automatic return from render and redirect

From a web application point of view, you're usually done after you deliver some content to the client, which in Rails means a render or redirect call usually.

For 99.99% of the cases, there'll be a return following a render or redirect inside some "if".

Some might prefer something like

(render login_url; return) unless authenticated?

Others will prefer something more verbose like

unless authenticated?
     render login_url
     return
end

Others will rely on some undocumented feature of render that might change any time:

render login_url and return unless authenticated?

render (or redirect_to) is not guaranteed to return a truthy value, specially because it really doesn't make any sense for the returning result to have any meaning.

So, I'm suggesting that Rails could support some automatic "return" after each call to render or redirect_to, by calling the method inside a catch-throw block.

For example:

class Dispatcher
     def dispatch(controller, action)
         catch :redirected_or_rendered do
             controller.send action
         end
     end
end

class AbstractController
     def render(*args) # or redirect_to
         do_render(*args)
         throw :redirected_or_rendered
     end
end

Maybe new method names like render_and_return and redirect_and_return could be added for backward compatibility, although I would really prefer to use render and redirect_to with this behavior built-in.

Maybe we could add some option like "Rails.application.config.automatic_return_from_render_or_redirect = true".

Is there any interest on adding such behavior to Rails?

Cheers,

Rodrigo.

throw/catch for flow control is bad.

Nope, I think the current way of doing things is just fine.

throw/catch for flow control is bad.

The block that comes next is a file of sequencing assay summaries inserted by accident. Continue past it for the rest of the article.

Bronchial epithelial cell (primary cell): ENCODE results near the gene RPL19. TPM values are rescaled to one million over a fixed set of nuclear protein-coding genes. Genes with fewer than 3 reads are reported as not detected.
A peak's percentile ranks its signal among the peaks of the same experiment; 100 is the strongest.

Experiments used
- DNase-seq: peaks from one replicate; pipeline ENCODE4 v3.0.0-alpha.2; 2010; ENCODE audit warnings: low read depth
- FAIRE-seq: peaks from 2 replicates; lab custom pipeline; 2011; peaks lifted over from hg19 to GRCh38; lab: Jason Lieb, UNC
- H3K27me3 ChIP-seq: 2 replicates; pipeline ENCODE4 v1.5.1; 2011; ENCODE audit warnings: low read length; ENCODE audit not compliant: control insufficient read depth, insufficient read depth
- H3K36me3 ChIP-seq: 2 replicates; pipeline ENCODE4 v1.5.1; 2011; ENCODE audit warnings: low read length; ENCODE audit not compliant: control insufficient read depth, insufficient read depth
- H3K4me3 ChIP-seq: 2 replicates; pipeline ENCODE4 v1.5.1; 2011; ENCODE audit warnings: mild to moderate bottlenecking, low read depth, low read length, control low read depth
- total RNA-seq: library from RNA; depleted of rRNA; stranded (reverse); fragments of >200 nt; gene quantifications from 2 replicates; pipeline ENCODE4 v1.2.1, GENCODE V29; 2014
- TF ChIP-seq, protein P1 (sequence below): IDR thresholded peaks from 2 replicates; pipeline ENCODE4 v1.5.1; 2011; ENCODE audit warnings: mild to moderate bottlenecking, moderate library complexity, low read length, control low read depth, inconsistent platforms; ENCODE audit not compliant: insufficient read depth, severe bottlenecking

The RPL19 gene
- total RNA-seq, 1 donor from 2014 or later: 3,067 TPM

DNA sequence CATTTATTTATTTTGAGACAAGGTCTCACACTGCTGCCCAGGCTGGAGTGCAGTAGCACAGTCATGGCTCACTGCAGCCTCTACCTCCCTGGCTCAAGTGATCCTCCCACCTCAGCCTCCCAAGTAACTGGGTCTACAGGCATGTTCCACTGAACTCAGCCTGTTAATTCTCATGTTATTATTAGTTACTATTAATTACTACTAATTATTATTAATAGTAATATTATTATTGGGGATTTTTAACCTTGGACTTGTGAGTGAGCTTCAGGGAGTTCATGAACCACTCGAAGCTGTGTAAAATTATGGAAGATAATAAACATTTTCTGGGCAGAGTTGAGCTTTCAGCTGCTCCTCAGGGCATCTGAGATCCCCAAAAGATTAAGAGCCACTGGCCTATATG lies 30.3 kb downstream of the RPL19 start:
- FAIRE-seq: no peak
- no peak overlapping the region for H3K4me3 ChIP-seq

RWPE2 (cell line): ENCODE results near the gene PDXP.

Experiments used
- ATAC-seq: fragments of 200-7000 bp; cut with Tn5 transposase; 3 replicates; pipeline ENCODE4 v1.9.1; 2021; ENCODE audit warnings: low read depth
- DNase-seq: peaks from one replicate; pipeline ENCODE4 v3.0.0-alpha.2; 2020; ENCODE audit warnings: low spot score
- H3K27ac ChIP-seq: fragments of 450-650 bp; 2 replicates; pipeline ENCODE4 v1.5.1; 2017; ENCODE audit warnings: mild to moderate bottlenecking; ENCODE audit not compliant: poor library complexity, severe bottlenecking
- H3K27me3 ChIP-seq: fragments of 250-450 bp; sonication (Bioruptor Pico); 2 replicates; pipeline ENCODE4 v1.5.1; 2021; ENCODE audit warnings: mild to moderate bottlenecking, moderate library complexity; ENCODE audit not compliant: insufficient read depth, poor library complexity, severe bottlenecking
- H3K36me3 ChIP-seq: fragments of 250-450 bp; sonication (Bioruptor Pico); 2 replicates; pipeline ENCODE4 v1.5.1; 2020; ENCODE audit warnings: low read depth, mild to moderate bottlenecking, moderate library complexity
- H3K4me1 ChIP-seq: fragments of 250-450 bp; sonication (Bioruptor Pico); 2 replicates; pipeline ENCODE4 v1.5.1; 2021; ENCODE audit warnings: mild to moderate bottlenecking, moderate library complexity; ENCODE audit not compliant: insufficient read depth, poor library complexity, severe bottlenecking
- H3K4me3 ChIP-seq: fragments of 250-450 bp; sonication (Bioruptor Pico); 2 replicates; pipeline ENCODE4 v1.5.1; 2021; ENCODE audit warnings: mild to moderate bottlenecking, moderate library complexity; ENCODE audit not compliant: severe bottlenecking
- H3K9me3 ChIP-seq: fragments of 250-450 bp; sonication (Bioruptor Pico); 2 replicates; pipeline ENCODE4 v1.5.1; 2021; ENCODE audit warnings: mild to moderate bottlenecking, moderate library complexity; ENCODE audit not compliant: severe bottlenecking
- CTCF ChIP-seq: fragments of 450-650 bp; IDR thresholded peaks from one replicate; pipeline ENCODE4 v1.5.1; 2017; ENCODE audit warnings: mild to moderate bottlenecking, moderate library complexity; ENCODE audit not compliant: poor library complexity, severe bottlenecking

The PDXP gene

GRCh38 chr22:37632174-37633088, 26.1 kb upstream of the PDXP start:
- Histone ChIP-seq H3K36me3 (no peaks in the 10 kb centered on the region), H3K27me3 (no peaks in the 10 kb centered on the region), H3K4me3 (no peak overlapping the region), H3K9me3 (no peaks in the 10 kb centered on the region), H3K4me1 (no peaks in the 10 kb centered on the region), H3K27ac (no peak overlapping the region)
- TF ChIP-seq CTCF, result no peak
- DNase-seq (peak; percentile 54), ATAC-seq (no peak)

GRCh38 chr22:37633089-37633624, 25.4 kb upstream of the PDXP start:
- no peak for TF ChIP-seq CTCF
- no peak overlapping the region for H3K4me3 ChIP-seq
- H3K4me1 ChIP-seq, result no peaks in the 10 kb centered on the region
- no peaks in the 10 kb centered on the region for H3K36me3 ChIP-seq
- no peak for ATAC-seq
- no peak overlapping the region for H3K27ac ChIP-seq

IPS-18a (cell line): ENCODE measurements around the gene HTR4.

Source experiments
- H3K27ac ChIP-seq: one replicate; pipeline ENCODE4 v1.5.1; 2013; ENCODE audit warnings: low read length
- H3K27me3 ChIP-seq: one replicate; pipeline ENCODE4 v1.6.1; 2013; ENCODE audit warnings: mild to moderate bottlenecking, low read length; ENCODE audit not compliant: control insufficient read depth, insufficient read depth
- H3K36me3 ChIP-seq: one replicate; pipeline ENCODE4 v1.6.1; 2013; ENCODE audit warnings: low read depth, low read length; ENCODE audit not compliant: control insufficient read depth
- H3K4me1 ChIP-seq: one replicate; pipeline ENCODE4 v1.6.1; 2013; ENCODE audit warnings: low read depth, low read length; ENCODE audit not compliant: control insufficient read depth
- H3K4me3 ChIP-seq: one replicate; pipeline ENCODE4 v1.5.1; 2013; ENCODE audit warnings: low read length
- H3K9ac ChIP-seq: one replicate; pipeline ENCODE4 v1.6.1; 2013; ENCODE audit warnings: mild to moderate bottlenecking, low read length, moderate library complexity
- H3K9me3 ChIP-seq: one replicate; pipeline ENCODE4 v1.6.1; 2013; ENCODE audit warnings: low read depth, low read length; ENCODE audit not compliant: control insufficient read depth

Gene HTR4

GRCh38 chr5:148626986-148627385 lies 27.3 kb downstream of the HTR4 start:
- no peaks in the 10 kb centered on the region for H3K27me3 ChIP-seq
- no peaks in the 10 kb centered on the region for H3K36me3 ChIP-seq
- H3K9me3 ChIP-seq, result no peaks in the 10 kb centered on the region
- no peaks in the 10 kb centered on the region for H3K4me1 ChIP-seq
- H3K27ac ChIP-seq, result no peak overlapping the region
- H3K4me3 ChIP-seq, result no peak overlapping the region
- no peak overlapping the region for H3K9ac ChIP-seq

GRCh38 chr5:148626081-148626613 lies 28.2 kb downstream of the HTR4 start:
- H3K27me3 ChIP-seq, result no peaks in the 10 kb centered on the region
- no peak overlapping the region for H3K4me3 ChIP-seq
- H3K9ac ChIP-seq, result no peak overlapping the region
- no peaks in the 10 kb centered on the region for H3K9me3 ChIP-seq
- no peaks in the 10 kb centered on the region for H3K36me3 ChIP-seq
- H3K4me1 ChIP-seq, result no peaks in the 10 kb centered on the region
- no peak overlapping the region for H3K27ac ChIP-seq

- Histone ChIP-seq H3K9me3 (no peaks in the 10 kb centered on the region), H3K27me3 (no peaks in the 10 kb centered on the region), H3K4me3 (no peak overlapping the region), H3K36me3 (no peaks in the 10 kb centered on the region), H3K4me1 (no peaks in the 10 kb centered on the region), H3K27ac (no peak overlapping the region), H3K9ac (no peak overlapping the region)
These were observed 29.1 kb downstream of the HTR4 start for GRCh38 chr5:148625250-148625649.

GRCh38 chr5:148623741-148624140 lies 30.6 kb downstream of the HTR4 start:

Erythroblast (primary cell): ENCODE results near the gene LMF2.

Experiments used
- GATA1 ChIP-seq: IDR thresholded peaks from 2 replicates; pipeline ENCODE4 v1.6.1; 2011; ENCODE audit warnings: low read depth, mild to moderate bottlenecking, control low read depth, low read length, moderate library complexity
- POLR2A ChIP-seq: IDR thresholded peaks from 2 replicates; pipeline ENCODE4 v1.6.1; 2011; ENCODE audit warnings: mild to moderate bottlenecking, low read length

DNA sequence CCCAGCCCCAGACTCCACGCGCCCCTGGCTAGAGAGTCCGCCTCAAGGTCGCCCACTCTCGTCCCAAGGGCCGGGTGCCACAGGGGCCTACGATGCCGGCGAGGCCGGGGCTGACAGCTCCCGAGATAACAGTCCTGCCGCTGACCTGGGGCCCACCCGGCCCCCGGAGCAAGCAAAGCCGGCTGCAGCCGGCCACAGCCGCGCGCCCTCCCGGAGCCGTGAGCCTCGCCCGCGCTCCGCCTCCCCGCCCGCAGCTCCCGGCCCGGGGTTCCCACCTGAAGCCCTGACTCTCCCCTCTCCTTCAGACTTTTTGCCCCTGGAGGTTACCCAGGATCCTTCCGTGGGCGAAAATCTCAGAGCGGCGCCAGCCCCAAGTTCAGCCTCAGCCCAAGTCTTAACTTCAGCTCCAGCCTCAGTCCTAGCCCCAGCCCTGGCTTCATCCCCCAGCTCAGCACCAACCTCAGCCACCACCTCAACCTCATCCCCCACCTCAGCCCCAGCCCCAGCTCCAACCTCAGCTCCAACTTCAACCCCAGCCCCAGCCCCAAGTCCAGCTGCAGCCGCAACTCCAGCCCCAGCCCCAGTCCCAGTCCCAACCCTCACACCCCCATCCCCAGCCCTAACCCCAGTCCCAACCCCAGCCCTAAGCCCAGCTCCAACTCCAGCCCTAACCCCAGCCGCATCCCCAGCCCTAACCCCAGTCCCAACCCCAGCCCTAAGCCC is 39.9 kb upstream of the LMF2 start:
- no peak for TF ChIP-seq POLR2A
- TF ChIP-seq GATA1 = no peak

Indeed it is. It's the one thing in Sinatra I always disliked.

If I had to choose, I would go down the path of render/redirect
returning a response, so you would do something like `return render
:new` or `return redirect_to @object`.

This has the added bonus that it's compatible with 99.9% of the uses
of render and redirect (being the last line of an action/conditional)
thanks to the implicit returns.

def create
  @obj = Obj.new(…)

  if @obj.save
    redirect_to @obj, notice: …
  else
    render :new
  end
end

That still works as expected.

But if you did:

def create
  render :foo
  render :bar
end

You get the response generated by "render :bar" and the other one is
ignored. Because it's just an object returned, instead of some black
magic depending on class state.

That said, this would require quite the refactoring in ActionPack.

But it would be much cleaner, IMHO.

Cheers,
-foca

Yehuda Katz
(ph) 718.877.1325

throw/catch for flow control is bad.

Indeed it is. It’s the one thing in Sinatra I always disliked.

If I had to choose, I would go down the path of render/redirect

returning a response, so you would do something like `return render

:neworreturn redirect_to @object`.

This has the added bonus that it’s compatible with 99.9% of the uses

of render and redirect (being the last line of an action/conditional)

thanks to the implicit returns.

def create

@obj = Obj.new(…)

if @obj.save

redirect_to @obj, notice: …

else

render :new

end

end

That still works as expected.

But if you did:

def create

render :foo

render :bar

end

You get the response generated by “render :bar” and the other one is

ignored. Because it’s just an object returned, instead of some black

magic depending on class state.

That said, this would require quite the refactoring in ActionPack.

It actually wouldn’t require major refactoring. The work we did in 3.0 made this possible. Unfortunately, it breaks some common scenarios:

def create

render :foo

Rails.logger.info “hi”

end

def create

@bar = “1”

lack of render here currently means implicit render, but now the return value is a String

so it would be rendered

end

etc.

raise-rescue is intended for exception handling, while catch-throw is intended for regular control flow in Ruby.

Another possible syntax would be redirect_to and render returning an object that would respond to 'and_return', like:

redirect_to(login_path).and_return unless authenticated?

This reads much better than "return render ..." and is also backward compatible...

raise-rescue is intended for exception handling, while catch-throw is
intended for regular control flow in Ruby.

Right. There's a reason you don't see it often in Ruby code bases.
It's slow, hard to understand, and just generally a bad idea.

Let me know if you find any performance impact on this application:

https://github.com/rosenfeld/ctbenchmark